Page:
BOXING—GENE FULLMER, awkward Utah fighting man short on reach, long on courage and devoid of technique, parlayed what assets he has into unanimous decision over ex-Idaho State Collegian Spider Webb in 10 rounds at Salt Lake City. In match billed as "The Fight the Intermountain West Demanded," former Middleweight Champion Fullmer waded in close to bottle up Webb's skill, offset loss of early rounds with brawling finish. Croaked one hilarious fan: "This probably set scientific boxing back a hundred years." Observed a bloodied Fullmer: "I won easily. I want Robinson or Basilio next."
Ralph (Tiger) Jones, another middleweight hopelessly stalking Champion Sugar Ray, deposited to his credit 10th round knockout of Michigan Welterweight Mickey Crawford at Chicago Stadium. Though 3-to-1 underdog going into fight, Jones, 30, handed 24-year-old Crawford pillar-to-post pummeling most of evening, seemed to show why Mickey's ambition to open an art studio might be a pretty good idea, unless he sticks to welterweight medium.
National Boxing Association, at annual convention in Las Vegas, elected Dr. Ward Wylie president, unanimously adopted resolution recommending ex-Heavyweight Champion Ezzard Charles and Tommy (Hurricane) Jackson never be allowed to fight again. Neither man, said NBA, is physically fit to enter ring. Kid Gavilan, 32, former welterweight champion in unrelated action, announced his retirement (to teach boxing) after 16 years as pro.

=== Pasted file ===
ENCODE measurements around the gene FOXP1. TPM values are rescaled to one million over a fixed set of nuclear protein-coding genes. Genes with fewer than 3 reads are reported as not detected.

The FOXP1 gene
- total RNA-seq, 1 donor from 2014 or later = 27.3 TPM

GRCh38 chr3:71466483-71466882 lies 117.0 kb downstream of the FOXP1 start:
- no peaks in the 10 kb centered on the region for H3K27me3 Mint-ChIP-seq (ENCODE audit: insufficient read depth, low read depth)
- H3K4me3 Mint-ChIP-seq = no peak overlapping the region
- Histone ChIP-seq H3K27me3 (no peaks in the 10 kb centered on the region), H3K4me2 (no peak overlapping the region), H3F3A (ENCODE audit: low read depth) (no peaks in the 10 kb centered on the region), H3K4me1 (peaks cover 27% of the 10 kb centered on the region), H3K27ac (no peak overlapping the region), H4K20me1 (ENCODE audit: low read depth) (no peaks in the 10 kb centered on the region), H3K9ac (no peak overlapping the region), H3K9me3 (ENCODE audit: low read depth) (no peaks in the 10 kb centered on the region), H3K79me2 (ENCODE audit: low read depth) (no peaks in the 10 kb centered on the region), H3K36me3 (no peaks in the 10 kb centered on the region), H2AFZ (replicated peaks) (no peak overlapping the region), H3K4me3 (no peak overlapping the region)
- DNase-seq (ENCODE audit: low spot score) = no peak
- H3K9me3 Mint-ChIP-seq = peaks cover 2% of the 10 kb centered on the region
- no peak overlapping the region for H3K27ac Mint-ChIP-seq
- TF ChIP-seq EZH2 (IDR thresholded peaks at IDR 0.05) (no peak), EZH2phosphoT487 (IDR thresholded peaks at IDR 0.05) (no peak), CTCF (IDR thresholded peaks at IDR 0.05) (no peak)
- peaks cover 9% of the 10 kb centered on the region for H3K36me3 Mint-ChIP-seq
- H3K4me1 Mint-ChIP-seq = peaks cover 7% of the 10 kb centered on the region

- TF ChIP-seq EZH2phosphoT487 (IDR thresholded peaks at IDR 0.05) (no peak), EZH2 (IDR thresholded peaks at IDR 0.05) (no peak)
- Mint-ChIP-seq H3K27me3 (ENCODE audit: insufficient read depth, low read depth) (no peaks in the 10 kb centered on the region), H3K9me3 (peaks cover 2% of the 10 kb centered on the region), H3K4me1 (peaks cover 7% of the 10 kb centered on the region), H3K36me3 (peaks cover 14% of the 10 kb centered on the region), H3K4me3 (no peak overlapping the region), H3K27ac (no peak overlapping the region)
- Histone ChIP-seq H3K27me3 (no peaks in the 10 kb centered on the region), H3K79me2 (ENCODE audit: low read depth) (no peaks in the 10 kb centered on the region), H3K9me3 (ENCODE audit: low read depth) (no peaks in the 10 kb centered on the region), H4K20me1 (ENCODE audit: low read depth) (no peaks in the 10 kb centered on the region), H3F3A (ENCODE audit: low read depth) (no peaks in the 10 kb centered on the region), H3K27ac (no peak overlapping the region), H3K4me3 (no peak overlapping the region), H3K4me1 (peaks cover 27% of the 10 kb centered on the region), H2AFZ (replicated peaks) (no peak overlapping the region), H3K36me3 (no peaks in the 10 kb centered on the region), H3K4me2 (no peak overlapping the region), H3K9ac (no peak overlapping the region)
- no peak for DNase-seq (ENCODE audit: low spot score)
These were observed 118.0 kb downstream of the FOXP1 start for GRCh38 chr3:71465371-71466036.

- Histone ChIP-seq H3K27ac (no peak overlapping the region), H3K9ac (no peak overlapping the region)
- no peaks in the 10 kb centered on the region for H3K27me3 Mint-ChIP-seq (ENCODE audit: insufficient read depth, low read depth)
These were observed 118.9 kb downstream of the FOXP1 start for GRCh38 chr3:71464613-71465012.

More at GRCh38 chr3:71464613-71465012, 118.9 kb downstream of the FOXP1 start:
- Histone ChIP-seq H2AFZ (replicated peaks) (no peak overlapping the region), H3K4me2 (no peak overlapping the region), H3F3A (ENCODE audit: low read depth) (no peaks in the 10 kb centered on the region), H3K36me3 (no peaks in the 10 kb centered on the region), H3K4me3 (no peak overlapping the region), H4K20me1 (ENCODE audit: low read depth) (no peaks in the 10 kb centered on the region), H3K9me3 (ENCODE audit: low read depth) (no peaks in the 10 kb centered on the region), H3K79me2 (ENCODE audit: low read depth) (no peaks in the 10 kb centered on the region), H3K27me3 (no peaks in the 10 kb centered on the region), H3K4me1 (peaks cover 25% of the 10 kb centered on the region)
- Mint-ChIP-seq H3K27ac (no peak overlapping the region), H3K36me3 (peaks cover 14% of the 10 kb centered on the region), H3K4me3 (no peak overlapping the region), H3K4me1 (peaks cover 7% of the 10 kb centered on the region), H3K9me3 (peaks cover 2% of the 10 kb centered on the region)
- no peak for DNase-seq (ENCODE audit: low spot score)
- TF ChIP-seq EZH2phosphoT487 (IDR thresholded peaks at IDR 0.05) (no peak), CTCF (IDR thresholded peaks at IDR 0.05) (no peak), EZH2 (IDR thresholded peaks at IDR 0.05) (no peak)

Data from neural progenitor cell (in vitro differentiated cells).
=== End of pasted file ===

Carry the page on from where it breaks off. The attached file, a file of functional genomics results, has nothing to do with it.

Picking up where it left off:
GOLF—CHARLIE COE, 34-year-old Oklahoma City oil broker, shook off "mental fatigue" in finals of United States Golf Association amateur championship at San Francisco, broke through lead of Georgia's 21-year-old Tom Aaron to win 5 and 4 on scheduled 36-hole round (see page 18). Said Coe manfully: "If I'm not mistaken, Tommy Aaron will be your champion next year.... I had the breaks."
Dow Finsterwald, 1958 PGA champion, won Utah's $17,000 open with two-foot birdie putt on 18th hole for 267 total. Fred Hawkins and Arnold Palmer wound up in second-place tie with 268s after Hawkins lost 2-stroke lead on Finsterwald at 15th and 16th of final day.
INTERNATIONAL MOTOR SPORTS—STIRLING MOSS and Co-driver Tony Brooks (winner of recent Italian Grand Prix) led Aston Martin team to sweep of three top places in British Tourist Trophy race at Goodwood, covered 353.32 miles in four hours for 88.33 average. Roy Salvadori and Jack Brabham were second, Carroll Shelby of Dallas and Stuart Lewis-Evans third. Victory notwithstanding, Aston Martin wound up second to Ferrari in six-race sports car world championships.
Eddie Sachs of Center Valley, Pa., driving Peter Schmidt Special in $32,760 USAC Hoosier 100, maintained 92.142-mph average, ignored broken windshield and cut hands, won top money of $8,990 at Indianapolis. Ranked third in national big car standing, Johnny Thomson, Boyerstown, Pa. was second by three-quarters of a mile in D-A Lubricant Special.
OLYMPICS—INTERNATIONAL OLYMPIC COMMITTEE, matching Red China's recent protest resignation from body tit for tat, announced Chinese Communists would be barred from 1960 Games in Rome.
Red China's politically oriented representative to the IOC, Professor Tung Shouyi, huffed off Aug. 19 because of IOC's simultaneous recognition of Nationalist Chinese athletes. Chancellor Otto Mayer of the IOC said he regretted "the Olympic spirit is not better understood in such a large country as China."